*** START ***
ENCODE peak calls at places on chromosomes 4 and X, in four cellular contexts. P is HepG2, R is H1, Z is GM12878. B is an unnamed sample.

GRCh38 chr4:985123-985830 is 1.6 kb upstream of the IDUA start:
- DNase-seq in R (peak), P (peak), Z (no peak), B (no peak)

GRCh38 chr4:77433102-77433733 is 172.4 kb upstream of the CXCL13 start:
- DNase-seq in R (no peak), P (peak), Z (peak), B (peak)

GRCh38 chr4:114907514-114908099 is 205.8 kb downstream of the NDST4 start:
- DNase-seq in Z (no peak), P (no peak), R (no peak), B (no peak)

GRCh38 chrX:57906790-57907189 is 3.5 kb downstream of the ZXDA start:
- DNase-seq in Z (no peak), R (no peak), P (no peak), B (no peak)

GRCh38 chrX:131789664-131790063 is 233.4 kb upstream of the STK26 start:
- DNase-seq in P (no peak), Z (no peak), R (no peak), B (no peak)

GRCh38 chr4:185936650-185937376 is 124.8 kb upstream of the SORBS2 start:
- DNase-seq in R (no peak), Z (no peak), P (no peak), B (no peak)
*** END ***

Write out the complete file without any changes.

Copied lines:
ENCODE peak calls at places on chromosomes 4 and X, in four cellular contexts. P is HepG2, R is H1, Z is GM12878. B is an unnamed sample.

GRCh38 chr4:985123-985830 is 1.6 kb upstream of the IDUA start:
- DNase-seq in R (peak), P (peak), Z (no peak), B (no peak)

GRCh38 chr4:77433102-77433733 is 172.4 kb upstream of the CXCL13 start:
- DNase-seq in R (no peak), P (peak), Z (peak), B (peak)

GRCh38 chr4:114907514-114908099 is 205.8 kb downstream of the NDST4 start:
- DNase-seq in Z (no peak), P (no peak), R (no peak), B (no peak)

GRCh38 chrX:57906790-57907189 is 3.5 kb downstream of the ZXDA start:
- DNase-seq in Z (no peak), R (no peak), P (no peak), B (no peak)

GRCh38 chrX:131789664-131790063 is 233.4 kb upstream of the STK26 start:
- DNase-seq in P (no peak), Z (no peak), R (no peak), B (no peak)

GRCh38 chr4:185936650-185937376 is 124.8 kb upstream of the SORBS2 start:
- DNase-seq in R (no peak), Z (no peak), P (no peak), B (no peak)